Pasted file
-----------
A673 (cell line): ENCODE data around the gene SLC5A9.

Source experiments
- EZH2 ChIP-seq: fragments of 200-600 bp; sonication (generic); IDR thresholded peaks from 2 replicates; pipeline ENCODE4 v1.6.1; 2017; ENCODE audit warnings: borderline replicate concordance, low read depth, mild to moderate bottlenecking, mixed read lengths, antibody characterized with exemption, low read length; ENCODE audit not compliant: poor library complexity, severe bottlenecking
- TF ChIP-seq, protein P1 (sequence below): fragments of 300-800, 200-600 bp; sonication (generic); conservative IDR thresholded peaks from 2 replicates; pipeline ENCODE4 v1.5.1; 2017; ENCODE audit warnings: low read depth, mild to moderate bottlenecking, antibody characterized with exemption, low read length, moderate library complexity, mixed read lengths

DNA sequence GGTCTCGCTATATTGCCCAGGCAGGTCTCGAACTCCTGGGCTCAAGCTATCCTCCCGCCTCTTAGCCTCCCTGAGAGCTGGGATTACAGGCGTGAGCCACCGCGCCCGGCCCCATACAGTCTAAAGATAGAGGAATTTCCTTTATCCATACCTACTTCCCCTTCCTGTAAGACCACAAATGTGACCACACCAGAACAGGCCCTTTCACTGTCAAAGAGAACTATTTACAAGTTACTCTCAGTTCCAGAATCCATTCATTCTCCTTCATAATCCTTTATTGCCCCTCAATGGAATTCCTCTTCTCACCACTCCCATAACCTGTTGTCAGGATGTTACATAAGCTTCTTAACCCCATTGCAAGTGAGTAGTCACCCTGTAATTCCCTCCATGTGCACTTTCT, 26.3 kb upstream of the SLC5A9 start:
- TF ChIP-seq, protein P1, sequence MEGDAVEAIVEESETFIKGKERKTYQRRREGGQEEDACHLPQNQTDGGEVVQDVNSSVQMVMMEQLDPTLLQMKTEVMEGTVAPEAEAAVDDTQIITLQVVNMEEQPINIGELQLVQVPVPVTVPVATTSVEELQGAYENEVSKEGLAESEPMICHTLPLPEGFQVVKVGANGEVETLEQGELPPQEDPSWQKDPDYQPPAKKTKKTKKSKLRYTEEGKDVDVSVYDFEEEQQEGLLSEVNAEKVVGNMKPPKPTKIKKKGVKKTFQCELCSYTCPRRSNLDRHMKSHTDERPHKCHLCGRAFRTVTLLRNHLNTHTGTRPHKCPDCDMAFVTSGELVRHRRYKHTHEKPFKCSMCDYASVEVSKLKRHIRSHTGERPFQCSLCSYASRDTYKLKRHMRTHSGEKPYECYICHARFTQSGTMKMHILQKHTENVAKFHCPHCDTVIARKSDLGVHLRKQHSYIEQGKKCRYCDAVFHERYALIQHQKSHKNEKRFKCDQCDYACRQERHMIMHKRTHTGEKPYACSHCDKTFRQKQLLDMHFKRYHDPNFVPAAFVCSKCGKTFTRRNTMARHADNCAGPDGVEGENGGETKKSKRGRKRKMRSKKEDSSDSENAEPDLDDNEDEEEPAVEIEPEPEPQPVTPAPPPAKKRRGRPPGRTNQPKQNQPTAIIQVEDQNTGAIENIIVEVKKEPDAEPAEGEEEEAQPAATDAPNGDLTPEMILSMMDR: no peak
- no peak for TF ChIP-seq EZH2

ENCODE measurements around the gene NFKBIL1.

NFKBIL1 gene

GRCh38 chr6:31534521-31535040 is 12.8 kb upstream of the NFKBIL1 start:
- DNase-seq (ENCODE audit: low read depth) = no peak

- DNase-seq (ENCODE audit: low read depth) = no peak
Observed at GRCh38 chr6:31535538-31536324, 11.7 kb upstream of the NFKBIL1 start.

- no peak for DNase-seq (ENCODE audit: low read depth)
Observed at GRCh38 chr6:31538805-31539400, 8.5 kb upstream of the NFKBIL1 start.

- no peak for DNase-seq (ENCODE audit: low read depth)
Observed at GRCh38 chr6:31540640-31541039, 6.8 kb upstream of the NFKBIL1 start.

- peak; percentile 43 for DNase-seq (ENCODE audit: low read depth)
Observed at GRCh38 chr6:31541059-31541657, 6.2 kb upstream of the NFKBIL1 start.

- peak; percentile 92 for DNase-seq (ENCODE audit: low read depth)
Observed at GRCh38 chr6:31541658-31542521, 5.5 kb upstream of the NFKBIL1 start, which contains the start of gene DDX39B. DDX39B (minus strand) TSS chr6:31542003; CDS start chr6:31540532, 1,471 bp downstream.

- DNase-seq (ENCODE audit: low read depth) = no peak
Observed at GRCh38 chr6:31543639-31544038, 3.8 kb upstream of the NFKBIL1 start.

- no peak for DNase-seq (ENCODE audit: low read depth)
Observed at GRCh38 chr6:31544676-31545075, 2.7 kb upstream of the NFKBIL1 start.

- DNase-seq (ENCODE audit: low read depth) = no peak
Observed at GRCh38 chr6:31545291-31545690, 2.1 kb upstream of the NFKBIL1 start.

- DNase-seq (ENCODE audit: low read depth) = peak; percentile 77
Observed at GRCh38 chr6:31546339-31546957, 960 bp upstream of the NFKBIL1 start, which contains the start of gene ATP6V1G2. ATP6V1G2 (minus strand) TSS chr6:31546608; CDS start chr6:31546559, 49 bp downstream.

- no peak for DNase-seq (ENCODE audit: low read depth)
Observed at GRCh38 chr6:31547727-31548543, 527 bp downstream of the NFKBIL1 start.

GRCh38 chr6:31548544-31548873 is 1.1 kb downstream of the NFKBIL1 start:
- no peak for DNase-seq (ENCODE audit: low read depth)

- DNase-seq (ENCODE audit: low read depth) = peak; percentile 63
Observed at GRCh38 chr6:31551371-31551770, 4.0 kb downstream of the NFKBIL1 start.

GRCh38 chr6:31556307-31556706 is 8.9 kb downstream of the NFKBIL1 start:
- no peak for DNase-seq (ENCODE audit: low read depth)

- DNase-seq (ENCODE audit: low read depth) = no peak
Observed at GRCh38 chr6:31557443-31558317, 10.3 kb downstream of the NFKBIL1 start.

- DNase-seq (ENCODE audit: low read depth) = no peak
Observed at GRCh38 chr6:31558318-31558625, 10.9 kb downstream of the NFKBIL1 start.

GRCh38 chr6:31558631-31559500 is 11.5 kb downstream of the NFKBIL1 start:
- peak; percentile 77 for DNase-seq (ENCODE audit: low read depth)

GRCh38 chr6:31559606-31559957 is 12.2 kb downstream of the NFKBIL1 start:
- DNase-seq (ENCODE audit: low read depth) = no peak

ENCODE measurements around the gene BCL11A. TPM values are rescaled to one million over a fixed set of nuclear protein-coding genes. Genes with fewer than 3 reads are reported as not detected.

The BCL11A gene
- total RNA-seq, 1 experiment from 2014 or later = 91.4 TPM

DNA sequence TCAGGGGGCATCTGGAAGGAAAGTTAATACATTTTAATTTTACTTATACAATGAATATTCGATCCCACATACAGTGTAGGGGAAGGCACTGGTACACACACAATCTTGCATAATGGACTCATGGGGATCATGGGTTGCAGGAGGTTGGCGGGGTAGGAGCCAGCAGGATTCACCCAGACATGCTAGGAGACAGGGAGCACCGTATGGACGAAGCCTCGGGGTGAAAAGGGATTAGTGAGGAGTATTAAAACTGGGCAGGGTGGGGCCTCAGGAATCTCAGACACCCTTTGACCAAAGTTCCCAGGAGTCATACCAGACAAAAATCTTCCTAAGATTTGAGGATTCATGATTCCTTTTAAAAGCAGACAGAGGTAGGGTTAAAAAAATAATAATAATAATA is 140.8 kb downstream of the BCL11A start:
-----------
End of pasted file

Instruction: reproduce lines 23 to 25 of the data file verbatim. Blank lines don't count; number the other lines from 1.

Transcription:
Observed at GRCh38 chr6:31543639-31544038, 3.8 kb upstream of the NFKBIL1 start.

- no peak for DNase-seq (ENCODE audit: low read depth)
Observed at GRCh38 chr6:31544676-31545075, 2.7 kb upstream of the NFKBIL1 start.